Bishop Dowling gave us many astonishing horrifying facts and figures. South Africa has at least 22 million people living below the poverty line, living on less than $1 per day. South Africa is the most economically unequal nation in the world, so along with that mass living below the poverty line, you also have a small number of almost unimaginable wealth. There were many more, which we’ve asked him to make available to us. But no matter how many statistics I might gather, as Bishop Dowling quoted someone, “How can I understand a statistic unless I’ve held the hand of the person it represents?”
In his area are some of the world’s largest platinum mines, including Lonmin, which has been in the news lately for the miner’s strike and violence against them. He described the mine areas — at the mine head there are a number of buildings, plus a hostel for foreign workers. The mine bosses recruit men from distant areas, who come to stay for months at a time without their families. As they stay longer, the families come and follow, and set up illegal squatters’ camps around the mine head — tin shacks, no electricity, no water, no sewage or toilets, no services like trash collection. It is a place of almost unimaginable squalor, terrible diseases because of the conditions, and crushing poverty.
It’s also a place where HIV and AIDS are running amok, because as Bishop Dowling said, in these camps there is nothing to do or occupy your time except beer, drinks, and sex. And it’s the young people who are most vulnerable — Bishop Downling said that unemployment is running at 60% in his diocese, and young women are being forced into “survival sex”: when these young girls come to the camps from rural areas, hoping for work, there is none to be found, but an older man might give her a room, or a few Rand (South African currency), something like $2.50, and she provides him with sex.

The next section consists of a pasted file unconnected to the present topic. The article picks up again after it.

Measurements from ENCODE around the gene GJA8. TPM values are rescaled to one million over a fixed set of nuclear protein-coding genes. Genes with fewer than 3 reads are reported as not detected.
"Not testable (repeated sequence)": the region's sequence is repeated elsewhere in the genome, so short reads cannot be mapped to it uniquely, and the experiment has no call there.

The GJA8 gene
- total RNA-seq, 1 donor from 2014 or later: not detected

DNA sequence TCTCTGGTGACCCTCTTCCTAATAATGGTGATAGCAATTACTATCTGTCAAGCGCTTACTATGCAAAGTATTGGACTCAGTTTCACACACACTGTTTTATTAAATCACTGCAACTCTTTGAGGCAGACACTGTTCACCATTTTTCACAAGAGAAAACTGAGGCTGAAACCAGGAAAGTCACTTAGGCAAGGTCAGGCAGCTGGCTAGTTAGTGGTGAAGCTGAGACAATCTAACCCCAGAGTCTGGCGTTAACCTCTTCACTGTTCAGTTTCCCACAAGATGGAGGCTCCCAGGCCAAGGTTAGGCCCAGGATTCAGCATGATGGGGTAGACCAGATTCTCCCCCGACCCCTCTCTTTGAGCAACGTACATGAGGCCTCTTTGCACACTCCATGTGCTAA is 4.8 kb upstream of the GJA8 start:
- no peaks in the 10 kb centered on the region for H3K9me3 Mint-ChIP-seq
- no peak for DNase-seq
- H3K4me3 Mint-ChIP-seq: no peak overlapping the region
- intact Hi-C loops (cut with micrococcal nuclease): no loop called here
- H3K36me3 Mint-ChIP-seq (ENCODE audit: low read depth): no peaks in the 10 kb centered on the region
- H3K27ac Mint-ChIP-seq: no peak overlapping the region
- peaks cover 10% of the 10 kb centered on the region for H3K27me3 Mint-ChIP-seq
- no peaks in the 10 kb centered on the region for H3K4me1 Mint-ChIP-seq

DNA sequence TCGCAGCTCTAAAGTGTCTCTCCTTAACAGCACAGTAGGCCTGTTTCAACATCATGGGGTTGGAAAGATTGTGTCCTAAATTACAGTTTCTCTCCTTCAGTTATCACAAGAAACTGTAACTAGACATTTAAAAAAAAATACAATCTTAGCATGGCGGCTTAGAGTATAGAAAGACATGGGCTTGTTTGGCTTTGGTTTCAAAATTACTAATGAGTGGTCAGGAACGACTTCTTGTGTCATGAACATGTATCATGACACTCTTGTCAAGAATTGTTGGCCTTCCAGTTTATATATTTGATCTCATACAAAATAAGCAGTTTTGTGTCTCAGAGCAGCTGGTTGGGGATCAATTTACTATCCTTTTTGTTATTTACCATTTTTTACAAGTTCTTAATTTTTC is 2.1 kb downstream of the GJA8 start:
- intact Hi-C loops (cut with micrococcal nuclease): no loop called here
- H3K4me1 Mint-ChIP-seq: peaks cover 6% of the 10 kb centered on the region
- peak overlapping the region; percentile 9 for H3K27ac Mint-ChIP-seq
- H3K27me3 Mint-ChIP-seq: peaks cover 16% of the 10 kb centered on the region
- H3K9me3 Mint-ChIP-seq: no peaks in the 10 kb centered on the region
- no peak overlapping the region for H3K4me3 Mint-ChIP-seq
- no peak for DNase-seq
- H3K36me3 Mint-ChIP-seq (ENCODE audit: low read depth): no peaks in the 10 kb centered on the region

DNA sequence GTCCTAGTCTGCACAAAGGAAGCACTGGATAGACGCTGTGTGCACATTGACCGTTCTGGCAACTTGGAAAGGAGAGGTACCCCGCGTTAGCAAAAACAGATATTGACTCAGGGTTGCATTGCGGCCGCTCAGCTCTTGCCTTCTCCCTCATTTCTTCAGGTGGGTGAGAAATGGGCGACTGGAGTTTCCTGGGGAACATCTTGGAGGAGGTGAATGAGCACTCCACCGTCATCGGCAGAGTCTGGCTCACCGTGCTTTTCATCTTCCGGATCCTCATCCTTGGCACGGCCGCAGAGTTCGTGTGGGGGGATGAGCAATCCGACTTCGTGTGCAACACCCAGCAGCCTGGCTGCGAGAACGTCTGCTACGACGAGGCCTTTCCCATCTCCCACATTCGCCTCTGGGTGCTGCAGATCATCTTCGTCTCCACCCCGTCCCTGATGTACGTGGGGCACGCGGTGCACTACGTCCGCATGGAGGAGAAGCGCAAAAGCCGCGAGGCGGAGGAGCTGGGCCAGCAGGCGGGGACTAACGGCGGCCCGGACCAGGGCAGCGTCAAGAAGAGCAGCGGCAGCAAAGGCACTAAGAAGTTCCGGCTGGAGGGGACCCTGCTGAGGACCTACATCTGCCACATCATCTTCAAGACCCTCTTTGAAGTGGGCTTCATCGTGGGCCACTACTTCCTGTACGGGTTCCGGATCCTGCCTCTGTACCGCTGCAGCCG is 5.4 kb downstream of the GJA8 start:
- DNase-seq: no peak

But many of these men are infected with HIV and AIDS. And it is spreading like wildfire. South Africa’s former president, Thabo Mbeki, for a long time publicly said he didn’t believe AIDS and HIV were real. Traditional cultural influences give men the idea they have the right to demand sex when and where they want, and women the idea they must submit — not mention in situations of survival, or rape, which is horrifyingly frequent: in South Africa, a woman is raped every 26 seconds, and police say up to two-thirds of rape cases are not reported because of fear of reprisal or the woman’s economic dependence on the rapist!
Bishop Dowling presented us with many more statistics, but one I caught was that South Africa has an estimated 5.6 million cases of HIV and AIDS infection. 1,500 people are newly infected every day. Before anti-retro-viral medicines (ARV’s) were available, 300,000 were dying each year. One out of three women aged 25-29 is infected. Maybe most troubling of all, in all age groups over 15, there is a decline in accurate knowledge about HIV and AIDS. South Africa has approximately 2 million AIDS orphans, and 3 out of ever 100 homes is “child-headed”, meaning a child is head of the household providing care and shelter for other siblings.
In the face of these kind of statistics, and having walked in the camps and held the hands of dying children and young men and women, Bishop Dowling has begun a program called Tagologo, which in the local language means “peace and rest.” He began with a single nurse and a shipping container as a place to provide care for people infected with HIV and AIDS. The program has grown to multiple buildings, providing holistic care, ARV’s, medication, social work, counseling, and nursing, and a clinician’s attention. He has recently added hospice care for those who are beyond the reach of medication, so they can die a peaceful, dignified death.
He described one little boy who died of AIDS. The sisters found this little boy, 7 years old, curled up in his shack. He was blind from AIDS and related illnesses, and had been discharged from a government hospital because he was beyond treatment. The sisters brought him into hospice and put him in a bed, but he remained nonresponsive for a couple days. The Bishop visited him after several days, and found him sitting up, his legs dangling off the edge of the bed. The little boy said, “It’s so nice here. The sisters bathe me every morning, there’s clean sheets and good food to eat. And they love me.” He died after several weeks, peacefully among people who love him.
We wondered what can be done, what role U.S. Churches might play. The Bishop cautioned us, “Apartheid cannot be righted by charity” — the effects of government brutality, violence, and a systematic policy of limiting an entire population of people doesn’t disappear simply because of charity. And, as Stephen Lewis, UN AIDS Envoy said in 2005, “It will take the combined forces of principle and anger to defeat this pandemic.”